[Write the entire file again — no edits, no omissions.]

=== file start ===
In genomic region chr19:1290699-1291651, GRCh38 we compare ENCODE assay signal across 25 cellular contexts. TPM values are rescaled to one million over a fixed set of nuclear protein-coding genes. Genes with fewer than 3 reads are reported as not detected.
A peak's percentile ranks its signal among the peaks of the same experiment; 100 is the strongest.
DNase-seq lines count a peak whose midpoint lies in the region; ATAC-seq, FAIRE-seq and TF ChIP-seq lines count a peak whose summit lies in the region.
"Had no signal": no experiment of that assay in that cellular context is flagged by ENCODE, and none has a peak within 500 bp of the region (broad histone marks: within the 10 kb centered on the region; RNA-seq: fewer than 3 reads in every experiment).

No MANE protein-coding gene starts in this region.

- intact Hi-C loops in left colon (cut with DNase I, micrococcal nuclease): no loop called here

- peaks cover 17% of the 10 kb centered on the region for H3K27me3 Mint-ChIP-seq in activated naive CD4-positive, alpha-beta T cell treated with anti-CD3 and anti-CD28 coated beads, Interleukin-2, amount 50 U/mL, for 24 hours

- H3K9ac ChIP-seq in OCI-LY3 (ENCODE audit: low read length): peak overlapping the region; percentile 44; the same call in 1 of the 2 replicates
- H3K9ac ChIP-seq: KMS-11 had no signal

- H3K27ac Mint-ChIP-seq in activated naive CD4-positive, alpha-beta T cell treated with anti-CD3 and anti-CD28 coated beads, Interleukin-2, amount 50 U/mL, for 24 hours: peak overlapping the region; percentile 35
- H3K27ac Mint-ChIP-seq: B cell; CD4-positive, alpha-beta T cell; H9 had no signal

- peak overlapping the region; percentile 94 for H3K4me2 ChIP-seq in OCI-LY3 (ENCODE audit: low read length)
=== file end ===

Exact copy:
In genomic region chr19:1290699-1291651, GRCh38 we compare ENCODE assay signal across 25 cellular contexts. TPM values are rescaled to one million over a fixed set of nuclear protein-coding genes. Genes with fewer than 3 reads are reported as not detected.
A peak's percentile ranks its signal among the peaks of the same experiment; 100 is the strongest.
DNase-seq lines count a peak whose midpoint lies in the region; ATAC-seq, FAIRE-seq and TF ChIP-seq lines count a peak whose summit lies in the region.
"Had no signal": no experiment of that assay in that cellular context is flagged by ENCODE, and none has a peak within 500 bp of the region (broad histone marks: within the 10 kb centered on the region; RNA-seq: fewer than 3 reads in every experiment).

No MANE protein-coding gene starts in this region.

- intact Hi-C loops in left colon (cut with DNase I, micrococcal nuclease): no loop called here

- peaks cover 17% of the 10 kb centered on the region for H3K27me3 Mint-ChIP-seq in activated naive CD4-positive, alpha-beta T cell treated with anti-CD3 and anti-CD28 coated beads, Interleukin-2, amount 50 U/mL, for 24 hours

- H3K9ac ChIP-seq in OCI-LY3 (ENCODE audit: low read length): peak overlapping the region; percentile 44; the same call in 1 of the 2 replicates
- H3K9ac ChIP-seq: KMS-11 had no signal

- H3K27ac Mint-ChIP-seq in activated naive CD4-positive, alpha-beta T cell treated with anti-CD3 and anti-CD28 coated beads, Interleukin-2, amount 50 U/mL, for 24 hours: peak overlapping the region; percentile 35
- H3K27ac Mint-ChIP-seq: B cell; CD4-positive, alpha-beta T cell; H9 had no signal

- peak overlapping the region; percentile 94 for H3K4me2 ChIP-seq in OCI-LY3 (ENCODE audit: low read length)